Walking into Heinz Field yesterday afternoon, I looked over at my cousin, and said: the Steelers need to put up 30+ and our defense needs to hold them to under 30, to win this game.
Much like the Carolina Panthers game, where the Steelers came out of several quarters of stinky football, not much was expected of the team going up against offensive and defensive units ranked in the top 5 in the league. Even Charlie Batch was picking the Colts to win. If someone had told you the Steelers would not only win, but put up 51 points, you would think they were insane.
Yet, most of this happened. The win. The 30+ points, and almost the under 30.
The NFL has become the land of "expect the unexpected." Two weeks ago, the Steelers were brutally embarrassed by the Cleveland Browns. This, after losing at home to Tampa Bay and squeaking out a road win against basement dwelling Jacksonville.
However, much like last year, I was fighting my impatience to see this team live up to their capability. Yesterday, they not only did, but overwhelmingly surpassed it. QB Ben Roethlisberger had a career day, setting multiple records in his 150th career start for the Steelers. Those records included his 100th career victory, breaking his own franchise records of 522 yards passing and 6 touchdowns, as well as becoming the 1st player in NFL history to have two games with over 500 yards passing.
That last line caught me off guard too: Ben is the only player to have 2 games with over 500 yards. Not Brees. Not Manning. Not Brady.
It goes to show what can happen when a future Hall of Famer steps up his game and the team around him responds. Multiple young bodies contributed to the win. WRs Martavis Bryant and Markus Wheaton exploded with catch after catch on the offense. DE Stephon Tuitt, NT Daniel McCullers and LB Ryan Shazier helped the front 7 get a crazy amount of pressure on Andrew Luck.
The Steelers likely sacked Luck more than the 2 times shown on the stat sheet (due to some called/uncalled intentional grounding penalties) but it was veteran leadership that also ate away at Indy, with LB James Harrison and SS Troy Polamalu playing like the days of old.
I would be remiss to not mention RBs Le'Veon Bell and LeGarrette Blount, and TE Heath Miller but we all know just how well this game went. A lot of yards and a lot of points were laid on Indianapolis, in a game where the Steelers were a 3.5 point underdog.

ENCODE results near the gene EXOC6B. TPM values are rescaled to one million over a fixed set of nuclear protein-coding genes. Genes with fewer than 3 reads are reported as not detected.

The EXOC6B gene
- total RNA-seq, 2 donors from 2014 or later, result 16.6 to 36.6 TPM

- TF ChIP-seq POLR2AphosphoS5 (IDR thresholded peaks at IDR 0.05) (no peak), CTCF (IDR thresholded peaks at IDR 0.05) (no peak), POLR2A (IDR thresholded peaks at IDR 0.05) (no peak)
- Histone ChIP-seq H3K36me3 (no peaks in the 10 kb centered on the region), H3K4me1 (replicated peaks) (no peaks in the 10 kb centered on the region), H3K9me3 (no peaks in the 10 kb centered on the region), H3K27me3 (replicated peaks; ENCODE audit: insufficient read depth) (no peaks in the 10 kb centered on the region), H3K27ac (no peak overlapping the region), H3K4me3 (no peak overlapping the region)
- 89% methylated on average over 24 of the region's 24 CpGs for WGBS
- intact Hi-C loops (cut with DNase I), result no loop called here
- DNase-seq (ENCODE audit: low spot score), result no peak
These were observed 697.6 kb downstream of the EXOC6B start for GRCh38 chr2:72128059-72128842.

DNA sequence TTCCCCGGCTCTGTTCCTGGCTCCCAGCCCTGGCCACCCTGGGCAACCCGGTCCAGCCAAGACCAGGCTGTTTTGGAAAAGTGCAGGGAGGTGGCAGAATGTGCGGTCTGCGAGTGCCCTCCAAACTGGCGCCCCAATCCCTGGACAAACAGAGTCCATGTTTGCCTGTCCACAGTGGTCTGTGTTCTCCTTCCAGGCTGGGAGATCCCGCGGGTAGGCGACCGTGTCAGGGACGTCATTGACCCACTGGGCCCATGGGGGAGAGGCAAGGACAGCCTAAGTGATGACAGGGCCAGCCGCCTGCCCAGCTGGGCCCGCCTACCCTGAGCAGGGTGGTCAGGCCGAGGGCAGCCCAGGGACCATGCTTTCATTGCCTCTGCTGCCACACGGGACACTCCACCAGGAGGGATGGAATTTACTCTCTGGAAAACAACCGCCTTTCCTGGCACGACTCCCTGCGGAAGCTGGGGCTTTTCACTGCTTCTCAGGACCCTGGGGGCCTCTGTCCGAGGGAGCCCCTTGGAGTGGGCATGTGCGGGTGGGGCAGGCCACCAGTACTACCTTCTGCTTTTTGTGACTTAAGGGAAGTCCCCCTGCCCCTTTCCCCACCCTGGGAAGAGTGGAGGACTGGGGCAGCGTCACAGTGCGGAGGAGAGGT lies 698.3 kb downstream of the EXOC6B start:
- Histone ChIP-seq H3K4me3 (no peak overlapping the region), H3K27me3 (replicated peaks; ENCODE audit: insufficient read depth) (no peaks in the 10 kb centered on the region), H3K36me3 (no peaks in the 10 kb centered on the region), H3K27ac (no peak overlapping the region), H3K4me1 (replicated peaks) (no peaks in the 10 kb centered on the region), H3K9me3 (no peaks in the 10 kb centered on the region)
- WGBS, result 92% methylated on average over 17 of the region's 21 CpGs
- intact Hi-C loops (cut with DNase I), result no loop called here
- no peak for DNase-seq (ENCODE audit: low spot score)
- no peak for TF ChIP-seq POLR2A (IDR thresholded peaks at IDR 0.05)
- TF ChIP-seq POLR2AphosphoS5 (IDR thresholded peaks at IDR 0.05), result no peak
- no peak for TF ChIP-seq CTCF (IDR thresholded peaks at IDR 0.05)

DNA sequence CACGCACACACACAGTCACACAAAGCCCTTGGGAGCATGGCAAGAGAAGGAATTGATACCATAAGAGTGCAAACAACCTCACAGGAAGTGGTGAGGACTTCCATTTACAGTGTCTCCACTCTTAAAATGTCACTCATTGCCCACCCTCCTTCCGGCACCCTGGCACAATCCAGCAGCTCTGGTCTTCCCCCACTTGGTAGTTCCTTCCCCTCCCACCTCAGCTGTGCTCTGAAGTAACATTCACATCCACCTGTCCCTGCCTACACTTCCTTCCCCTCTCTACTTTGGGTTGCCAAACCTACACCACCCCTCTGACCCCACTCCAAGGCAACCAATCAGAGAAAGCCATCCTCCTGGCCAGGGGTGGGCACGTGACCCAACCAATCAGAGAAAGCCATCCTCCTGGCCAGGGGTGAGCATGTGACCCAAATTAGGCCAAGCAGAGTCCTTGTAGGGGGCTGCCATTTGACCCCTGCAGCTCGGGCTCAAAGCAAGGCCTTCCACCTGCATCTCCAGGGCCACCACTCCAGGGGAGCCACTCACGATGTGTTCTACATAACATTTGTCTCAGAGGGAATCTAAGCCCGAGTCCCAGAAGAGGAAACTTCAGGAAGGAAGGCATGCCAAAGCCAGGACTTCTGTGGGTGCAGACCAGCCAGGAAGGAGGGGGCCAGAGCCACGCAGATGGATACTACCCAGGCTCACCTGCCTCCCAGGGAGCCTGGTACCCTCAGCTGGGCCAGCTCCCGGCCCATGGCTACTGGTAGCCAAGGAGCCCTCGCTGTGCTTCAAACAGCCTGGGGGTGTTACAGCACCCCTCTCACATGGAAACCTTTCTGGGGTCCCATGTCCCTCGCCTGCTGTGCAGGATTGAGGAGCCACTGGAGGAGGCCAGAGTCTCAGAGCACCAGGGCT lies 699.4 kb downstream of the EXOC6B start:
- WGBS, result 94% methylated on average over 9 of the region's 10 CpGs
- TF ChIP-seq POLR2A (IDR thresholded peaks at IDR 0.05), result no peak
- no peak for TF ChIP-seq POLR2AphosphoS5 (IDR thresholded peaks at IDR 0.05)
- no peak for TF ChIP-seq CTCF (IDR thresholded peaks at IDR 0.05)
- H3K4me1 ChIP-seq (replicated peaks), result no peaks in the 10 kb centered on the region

There was so much to like, and that's where we need to focus on how to improve, heading into a huge AFC North battle with the Baltimore Ravens.
The Steelers were still penalized 10 times during the game. The defense still gave up 34 points. I feel the only player who did not step up their game yesterday was CB Cortez Allen; who is quickly becoming the scapegoat for the team's inability to stop the pass. Allen was part of 2 Andrew Luck TD passes, both in which it appeared 'Tez was not prepared to defend the pass, despite the end zone being the most important part of the field.
Cortez was benched around the 4th quarter for Antwon Blake, and this didn't make the situation better for the former, as the shorter Blake was instantly targeted in the red zone by Luck: Blake made a jump ball play for an interception, making the argument against Allen that much stronger. It also doesn't help, when William Gay and Brice McCain, both backups heading into the season opener, are playing at a higher level.
But as the Steelers have a thin secondary due to injury and lack of depth, along with Allen signing a contract extension, we have to assume Cortez will still be on the field in certain situations where multiple DBs are necessary, if for any reason other than there's no one else that can be put into the game. Mike Tomlin made note of Allen in his post-game press conference, noting they will "fix it." Allen has the body of work for years past to show he's a capable player, and the team will need him to regain his confidence and focus in order to hold teams such as the Colts to less points.
The only other dislike I can point out for this game is the constant use of a halfback draw on 3rd down. We've seen it fail to gain a first down twice before, and again yesterday. First was Le'Veon Bell's 3rd and 5 against Tampa, which set up the team's loss a possession later. Last week, LaGarrette Blount failed to convert a 3rd and 1, while Blount also ran from the shotgun draw again this Sunday, on a 3rd and 3. The play is far too predictable, and I can never figure out the need for a back to start from such a negative position, especially from a short yardage situation.
Having these two criticisms is part of the process of evaluating our team. If that's the worst we can take away from such a big victory, then that's a good thing: it means the team has many positives to build upon and less holes to fix, in their bid to make the postseason and get out of their 8-8 rut.